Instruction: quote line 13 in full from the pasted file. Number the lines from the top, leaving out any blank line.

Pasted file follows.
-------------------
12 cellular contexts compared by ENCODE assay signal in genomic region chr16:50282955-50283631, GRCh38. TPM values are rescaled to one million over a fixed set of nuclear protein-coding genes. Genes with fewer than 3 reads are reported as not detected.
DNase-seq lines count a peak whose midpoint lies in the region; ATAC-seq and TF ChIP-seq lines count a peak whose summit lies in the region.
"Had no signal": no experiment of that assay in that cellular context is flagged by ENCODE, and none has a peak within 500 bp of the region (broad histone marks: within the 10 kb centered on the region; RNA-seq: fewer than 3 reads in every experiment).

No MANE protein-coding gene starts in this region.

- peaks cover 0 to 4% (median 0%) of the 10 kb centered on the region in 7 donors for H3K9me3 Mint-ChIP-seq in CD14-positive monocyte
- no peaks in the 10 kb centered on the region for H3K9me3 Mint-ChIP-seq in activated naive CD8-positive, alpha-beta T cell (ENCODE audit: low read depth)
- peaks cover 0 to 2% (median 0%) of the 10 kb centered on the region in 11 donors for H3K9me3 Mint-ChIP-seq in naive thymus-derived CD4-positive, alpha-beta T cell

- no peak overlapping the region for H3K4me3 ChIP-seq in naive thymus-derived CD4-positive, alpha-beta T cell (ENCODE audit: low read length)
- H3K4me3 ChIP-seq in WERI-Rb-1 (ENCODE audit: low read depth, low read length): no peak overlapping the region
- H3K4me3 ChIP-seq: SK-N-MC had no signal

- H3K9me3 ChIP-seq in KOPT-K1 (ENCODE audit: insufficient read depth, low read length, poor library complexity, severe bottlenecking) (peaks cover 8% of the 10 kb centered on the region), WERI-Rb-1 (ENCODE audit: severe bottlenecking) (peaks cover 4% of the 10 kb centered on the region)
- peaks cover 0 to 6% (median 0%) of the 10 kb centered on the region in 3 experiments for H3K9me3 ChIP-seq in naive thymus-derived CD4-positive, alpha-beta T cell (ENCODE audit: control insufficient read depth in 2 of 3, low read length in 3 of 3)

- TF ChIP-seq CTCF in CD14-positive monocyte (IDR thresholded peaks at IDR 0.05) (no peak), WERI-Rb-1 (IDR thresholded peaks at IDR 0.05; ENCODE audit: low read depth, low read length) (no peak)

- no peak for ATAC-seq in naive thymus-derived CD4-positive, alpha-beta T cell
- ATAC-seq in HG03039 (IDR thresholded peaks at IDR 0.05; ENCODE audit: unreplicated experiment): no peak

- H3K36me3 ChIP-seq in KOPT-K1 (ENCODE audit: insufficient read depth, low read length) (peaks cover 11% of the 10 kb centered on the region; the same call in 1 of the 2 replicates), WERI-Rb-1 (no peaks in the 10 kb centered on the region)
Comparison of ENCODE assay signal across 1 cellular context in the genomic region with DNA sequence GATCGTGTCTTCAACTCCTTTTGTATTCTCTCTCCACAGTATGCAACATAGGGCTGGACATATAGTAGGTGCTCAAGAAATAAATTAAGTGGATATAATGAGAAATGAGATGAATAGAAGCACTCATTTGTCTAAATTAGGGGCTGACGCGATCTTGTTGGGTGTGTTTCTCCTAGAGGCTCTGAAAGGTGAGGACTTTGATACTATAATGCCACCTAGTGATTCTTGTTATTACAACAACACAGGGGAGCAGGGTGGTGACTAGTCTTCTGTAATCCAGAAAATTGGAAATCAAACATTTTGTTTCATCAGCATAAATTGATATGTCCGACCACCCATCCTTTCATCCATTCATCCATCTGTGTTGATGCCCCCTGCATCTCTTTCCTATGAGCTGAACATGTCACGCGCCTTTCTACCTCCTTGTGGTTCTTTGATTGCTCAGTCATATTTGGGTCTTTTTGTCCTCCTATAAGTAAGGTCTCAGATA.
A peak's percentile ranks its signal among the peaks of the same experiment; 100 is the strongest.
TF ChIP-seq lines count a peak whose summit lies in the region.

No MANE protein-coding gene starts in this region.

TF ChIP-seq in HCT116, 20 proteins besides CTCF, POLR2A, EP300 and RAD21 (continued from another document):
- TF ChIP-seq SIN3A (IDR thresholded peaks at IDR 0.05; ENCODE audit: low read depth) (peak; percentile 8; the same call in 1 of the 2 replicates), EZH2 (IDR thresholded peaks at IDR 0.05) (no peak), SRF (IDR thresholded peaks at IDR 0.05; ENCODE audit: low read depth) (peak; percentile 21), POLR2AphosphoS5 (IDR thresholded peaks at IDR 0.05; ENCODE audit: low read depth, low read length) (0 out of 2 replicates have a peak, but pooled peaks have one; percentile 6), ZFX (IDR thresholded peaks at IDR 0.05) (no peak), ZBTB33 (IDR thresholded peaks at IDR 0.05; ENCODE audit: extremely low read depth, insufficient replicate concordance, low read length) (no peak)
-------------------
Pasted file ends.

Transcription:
- TF ChIP-seq CTCF in CD14-positive monocyte (IDR thresholded peaks at IDR 0.05) (no peak), WERI-Rb-1 (IDR thresholded peaks at IDR 0.05; ENCODE audit: low read depth, low read length) (no peak)